Ironically, many of those whom we treat as idols – setting them up like alabaster figures on some ridiculously high pedestal from which we, perversely, also enjoy knocking them – are those who have shown us their truest selves, who have “kept it real,” urging us to look beneath the surface of this image-obsessed world we inhabit. We ache for genuine human connection in this superficial age, and when we find it in art – in word or music or on screen – we repay the artists by dehumanizing them . . . or super-humanizing them . . . or something. We reward them by making them “celebrities” and treating them as something . . . other. We forget why we loved them in the first place: Because they were so much like us.
If you read my column in our last issue, you know my favorite thing about Andie MacDowell, the actress, is her voice – that salty-sweet dash of “southern” that makes her sound (and seem) like the girl next door, despite her iconic beauty. With the help of that voice, she imbues her characters with a familiarity, a genuine down-to-earth-ness, that I find rare in a movie star. Pat Conroy does something similar with his writing, I think. His prose style can be as over-the-top gorgeous as Andie MacDowell’s close-up, yet woven through that extravagant language is a bruised, vulnerable voice that we recognize, and it is our own.
We need our “gods and goddesses,” I think, not because they are divine . . . but because they are human. They are us, writ large. They remind us of just how beautiful we are, how lovable we are. They bear the burden of our collective admiration, affection, and wonder – and it is a burden, I’d guess, when you know yourself to be just as screwed up as the next person – and they reflect it back on us, that we might remember who we are . . . who we were made to be.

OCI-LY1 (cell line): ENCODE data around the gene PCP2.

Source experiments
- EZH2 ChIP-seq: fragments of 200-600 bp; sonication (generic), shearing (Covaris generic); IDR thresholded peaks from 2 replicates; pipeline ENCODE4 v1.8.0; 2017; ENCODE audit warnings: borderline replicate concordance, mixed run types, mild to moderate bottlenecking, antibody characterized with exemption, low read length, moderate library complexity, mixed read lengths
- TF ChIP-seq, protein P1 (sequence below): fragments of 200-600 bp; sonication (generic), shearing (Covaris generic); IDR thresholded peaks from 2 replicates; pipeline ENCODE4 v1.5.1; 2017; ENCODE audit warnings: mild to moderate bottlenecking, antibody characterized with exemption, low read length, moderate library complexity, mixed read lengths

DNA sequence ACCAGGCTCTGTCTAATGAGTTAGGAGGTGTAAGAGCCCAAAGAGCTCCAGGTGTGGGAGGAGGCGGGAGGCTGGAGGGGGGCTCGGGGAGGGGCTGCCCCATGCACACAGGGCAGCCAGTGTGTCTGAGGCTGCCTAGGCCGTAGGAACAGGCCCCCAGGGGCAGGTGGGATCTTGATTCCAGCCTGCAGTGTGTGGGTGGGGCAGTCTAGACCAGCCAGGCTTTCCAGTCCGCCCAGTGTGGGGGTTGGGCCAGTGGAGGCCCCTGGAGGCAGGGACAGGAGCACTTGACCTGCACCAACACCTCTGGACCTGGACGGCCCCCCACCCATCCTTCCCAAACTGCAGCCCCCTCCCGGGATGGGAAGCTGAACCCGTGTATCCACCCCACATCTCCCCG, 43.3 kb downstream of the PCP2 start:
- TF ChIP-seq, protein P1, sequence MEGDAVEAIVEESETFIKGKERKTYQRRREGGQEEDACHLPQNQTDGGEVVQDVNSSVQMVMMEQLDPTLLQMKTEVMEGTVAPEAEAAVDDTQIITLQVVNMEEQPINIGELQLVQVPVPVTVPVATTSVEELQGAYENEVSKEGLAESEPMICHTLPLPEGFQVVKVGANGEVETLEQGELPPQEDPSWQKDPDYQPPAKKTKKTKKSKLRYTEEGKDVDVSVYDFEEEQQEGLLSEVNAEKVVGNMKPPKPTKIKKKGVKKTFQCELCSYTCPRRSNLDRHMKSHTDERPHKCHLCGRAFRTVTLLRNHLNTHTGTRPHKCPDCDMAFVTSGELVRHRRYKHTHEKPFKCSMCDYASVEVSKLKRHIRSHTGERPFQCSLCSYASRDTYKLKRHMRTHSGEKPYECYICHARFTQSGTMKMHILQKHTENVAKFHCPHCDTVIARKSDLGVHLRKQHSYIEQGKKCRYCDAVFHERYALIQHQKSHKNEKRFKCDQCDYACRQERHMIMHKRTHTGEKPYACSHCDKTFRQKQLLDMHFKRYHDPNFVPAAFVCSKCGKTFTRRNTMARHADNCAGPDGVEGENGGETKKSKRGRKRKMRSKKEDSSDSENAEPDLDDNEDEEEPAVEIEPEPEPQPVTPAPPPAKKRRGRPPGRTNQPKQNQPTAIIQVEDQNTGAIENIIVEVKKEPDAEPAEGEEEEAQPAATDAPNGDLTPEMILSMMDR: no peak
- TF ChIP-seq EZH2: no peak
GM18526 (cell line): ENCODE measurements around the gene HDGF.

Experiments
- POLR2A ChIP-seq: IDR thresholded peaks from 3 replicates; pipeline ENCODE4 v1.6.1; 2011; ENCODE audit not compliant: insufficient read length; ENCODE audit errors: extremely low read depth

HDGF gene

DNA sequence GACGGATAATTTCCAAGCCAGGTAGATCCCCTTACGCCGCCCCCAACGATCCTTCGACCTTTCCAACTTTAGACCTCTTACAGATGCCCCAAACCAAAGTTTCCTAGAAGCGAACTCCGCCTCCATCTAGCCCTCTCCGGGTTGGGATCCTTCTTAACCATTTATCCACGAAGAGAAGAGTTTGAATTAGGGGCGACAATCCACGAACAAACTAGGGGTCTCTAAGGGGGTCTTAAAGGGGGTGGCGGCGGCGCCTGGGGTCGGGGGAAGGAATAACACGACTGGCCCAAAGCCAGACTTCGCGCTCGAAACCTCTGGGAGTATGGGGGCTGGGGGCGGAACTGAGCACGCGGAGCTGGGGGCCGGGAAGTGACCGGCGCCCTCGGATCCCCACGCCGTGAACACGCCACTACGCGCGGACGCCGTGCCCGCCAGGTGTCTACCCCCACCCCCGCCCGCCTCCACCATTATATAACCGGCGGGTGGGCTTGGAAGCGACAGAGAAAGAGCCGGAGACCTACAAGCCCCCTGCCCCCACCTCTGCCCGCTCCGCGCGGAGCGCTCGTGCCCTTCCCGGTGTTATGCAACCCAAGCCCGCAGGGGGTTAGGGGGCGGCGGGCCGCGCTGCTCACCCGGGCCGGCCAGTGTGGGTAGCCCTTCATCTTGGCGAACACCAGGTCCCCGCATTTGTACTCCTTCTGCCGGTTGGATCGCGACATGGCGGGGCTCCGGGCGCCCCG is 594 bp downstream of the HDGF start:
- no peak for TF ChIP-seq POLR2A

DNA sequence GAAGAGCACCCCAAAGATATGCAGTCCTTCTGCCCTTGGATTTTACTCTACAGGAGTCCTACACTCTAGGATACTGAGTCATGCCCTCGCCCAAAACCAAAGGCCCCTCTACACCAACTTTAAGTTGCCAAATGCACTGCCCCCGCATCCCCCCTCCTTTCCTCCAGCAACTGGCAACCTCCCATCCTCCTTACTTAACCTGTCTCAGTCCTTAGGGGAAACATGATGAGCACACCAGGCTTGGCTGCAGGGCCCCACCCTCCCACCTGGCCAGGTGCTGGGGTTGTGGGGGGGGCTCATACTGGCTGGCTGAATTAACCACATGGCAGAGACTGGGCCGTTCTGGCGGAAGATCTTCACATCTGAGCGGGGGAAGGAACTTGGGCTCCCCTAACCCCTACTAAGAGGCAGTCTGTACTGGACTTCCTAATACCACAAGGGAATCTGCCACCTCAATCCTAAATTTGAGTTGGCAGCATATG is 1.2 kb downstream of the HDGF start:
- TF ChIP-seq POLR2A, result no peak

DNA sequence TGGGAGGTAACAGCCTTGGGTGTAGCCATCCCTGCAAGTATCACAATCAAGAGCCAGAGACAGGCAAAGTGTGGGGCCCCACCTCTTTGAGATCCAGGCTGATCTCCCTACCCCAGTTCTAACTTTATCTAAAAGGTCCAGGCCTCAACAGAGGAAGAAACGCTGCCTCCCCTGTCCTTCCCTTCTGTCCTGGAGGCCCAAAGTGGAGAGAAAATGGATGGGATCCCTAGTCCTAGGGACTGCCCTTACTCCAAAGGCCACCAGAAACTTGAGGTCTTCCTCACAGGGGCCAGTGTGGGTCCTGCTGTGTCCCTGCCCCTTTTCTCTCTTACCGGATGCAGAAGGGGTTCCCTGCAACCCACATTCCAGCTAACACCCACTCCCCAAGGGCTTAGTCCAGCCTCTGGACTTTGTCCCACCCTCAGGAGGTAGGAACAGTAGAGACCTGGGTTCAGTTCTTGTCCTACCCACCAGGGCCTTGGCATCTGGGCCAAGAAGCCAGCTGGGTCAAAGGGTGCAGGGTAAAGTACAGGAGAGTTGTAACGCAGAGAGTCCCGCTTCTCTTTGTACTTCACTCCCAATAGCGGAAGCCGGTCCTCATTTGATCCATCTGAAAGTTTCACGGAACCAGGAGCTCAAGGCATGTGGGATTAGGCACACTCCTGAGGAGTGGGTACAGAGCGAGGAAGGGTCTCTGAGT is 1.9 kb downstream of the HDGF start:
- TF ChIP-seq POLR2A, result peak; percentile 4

With the flash and glamour of BIFF in the rearview mirror, I’ve been trying to settle into the reflective season of Lent, which it seems everyone is into these days, Christian or not. Everybody I know is giving something up; it’s all the rage. As for me, I’ve taken up a few things, including a daily reading of something spiritual. Y’all know my go-to guy is C.S. Lewis; I find he has something to say about everything – even our current topic.
In The Weight of Glory, Lewis writes that we are all potential gods and goddesses. “There are no ordinary people,” he says. “You have never talked to a mere mortal. Nations, cultures, arts, civilizations – these are mortal, and their life is to ours as the life of a gnat. But it is immortals whom we joke with, work with, marry, snub, and exploit – immortal horrors or everlasting splendors.”
We adore our celebrities, I think, because through them, we can imagine ourselves everlasting splendors . . . perfected and transcendent and deeply loved. So we skulk around them at parties, or throw ourselves at their feet, or send them fawning tweets, or whatever we must do to connect with that vision. They are no more divine than we are – no less, either – but they’re here to remind us that we all bear the weight of glory. That seems like a lot of pressure, doesn’t it?
Bless their hearts. Ours, too.